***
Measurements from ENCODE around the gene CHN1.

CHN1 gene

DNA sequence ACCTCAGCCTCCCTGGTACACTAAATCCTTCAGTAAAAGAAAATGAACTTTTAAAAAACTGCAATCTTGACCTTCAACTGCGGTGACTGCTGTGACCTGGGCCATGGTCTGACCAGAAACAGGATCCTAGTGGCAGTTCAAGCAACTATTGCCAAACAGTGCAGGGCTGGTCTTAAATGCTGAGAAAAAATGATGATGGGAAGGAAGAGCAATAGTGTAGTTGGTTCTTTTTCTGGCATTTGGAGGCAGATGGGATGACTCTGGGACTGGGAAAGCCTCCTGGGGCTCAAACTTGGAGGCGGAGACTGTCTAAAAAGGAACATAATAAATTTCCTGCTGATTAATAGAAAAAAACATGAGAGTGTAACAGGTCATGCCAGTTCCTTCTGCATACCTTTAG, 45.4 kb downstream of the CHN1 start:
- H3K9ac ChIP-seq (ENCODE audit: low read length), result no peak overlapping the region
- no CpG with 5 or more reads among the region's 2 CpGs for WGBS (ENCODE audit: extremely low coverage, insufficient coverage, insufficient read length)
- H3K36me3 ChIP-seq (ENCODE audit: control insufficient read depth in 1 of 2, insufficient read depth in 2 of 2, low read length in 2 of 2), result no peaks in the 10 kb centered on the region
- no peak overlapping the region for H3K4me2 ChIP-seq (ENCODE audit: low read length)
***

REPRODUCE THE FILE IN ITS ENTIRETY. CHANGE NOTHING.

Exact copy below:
Measurements from ENCODE around the gene CHN1.

CHN1 gene

DNA sequence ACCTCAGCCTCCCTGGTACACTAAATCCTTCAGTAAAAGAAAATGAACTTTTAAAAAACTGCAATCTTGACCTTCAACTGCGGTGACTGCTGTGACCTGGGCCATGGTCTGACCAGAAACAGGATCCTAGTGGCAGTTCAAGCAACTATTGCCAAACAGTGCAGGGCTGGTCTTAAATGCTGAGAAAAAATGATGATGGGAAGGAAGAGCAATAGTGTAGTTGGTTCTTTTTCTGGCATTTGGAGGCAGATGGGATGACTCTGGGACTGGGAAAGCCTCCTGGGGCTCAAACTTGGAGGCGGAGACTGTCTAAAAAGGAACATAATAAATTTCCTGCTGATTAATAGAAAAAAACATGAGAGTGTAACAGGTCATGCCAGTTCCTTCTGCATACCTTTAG, 45.4 kb downstream of the CHN1 start:
- H3K9ac ChIP-seq (ENCODE audit: low read length), result no peak overlapping the region
- no CpG with 5 or more reads among the region's 2 CpGs for WGBS (ENCODE audit: extremely low coverage, insufficient coverage, insufficient read length)
- H3K36me3 ChIP-seq (ENCODE audit: control insufficient read depth in 1 of 2, insufficient read depth in 2 of 2, low read length in 2 of 2), result no peaks in the 10 kb centered on the region
- no peak overlapping the region for H3K4me2 ChIP-seq (ENCODE audit: low read length)